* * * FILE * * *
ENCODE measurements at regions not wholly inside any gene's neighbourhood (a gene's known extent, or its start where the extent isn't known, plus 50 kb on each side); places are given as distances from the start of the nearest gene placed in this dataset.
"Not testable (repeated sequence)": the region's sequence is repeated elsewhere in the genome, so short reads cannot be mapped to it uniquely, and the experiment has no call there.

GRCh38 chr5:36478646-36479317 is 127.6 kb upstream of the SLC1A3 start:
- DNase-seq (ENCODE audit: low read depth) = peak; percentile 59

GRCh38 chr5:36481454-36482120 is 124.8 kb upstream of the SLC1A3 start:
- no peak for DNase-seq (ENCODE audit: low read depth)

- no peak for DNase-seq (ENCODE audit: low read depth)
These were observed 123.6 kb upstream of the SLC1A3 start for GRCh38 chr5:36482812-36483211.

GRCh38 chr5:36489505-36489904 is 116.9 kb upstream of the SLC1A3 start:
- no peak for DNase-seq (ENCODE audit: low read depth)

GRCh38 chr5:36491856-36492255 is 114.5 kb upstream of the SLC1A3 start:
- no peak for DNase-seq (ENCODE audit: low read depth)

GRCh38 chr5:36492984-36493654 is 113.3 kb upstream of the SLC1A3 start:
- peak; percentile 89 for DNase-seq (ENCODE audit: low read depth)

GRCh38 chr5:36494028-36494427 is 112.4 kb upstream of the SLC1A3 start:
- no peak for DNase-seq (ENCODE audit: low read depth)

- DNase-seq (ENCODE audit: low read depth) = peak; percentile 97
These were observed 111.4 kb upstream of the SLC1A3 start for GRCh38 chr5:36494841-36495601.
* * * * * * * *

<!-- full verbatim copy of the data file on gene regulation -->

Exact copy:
ENCODE measurements at regions not wholly inside any gene's neighbourhood (a gene's known extent, or its start where the extent isn't known, plus 50 kb on each side); places are given as distances from the start of the nearest gene placed in this dataset.
"Not testable (repeated sequence)": the region's sequence is repeated elsewhere in the genome, so short reads cannot be mapped to it uniquely, and the experiment has no call there.

GRCh38 chr5:36478646-36479317 is 127.6 kb upstream of the SLC1A3 start:
- DNase-seq (ENCODE audit: low read depth) = peak; percentile 59

GRCh38 chr5:36481454-36482120 is 124.8 kb upstream of the SLC1A3 start:
- no peak for DNase-seq (ENCODE audit: low read depth)

- no peak for DNase-seq (ENCODE audit: low read depth)
These were observed 123.6 kb upstream of the SLC1A3 start for GRCh38 chr5:36482812-36483211.

GRCh38 chr5:36489505-36489904 is 116.9 kb upstream of the SLC1A3 start:
- no peak for DNase-seq (ENCODE audit: low read depth)

GRCh38 chr5:36491856-36492255 is 114.5 kb upstream of the SLC1A3 start:
- no peak for DNase-seq (ENCODE audit: low read depth)

GRCh38 chr5:36492984-36493654 is 113.3 kb upstream of the SLC1A3 start:
- peak; percentile 89 for DNase-seq (ENCODE audit: low read depth)

GRCh38 chr5:36494028-36494427 is 112.4 kb upstream of the SLC1A3 start:
- no peak for DNase-seq (ENCODE audit: low read depth)

- DNase-seq (ENCODE audit: low read depth) = peak; percentile 97
These were observed 111.4 kb upstream of the SLC1A3 start for GRCh38 chr5:36494841-36495601.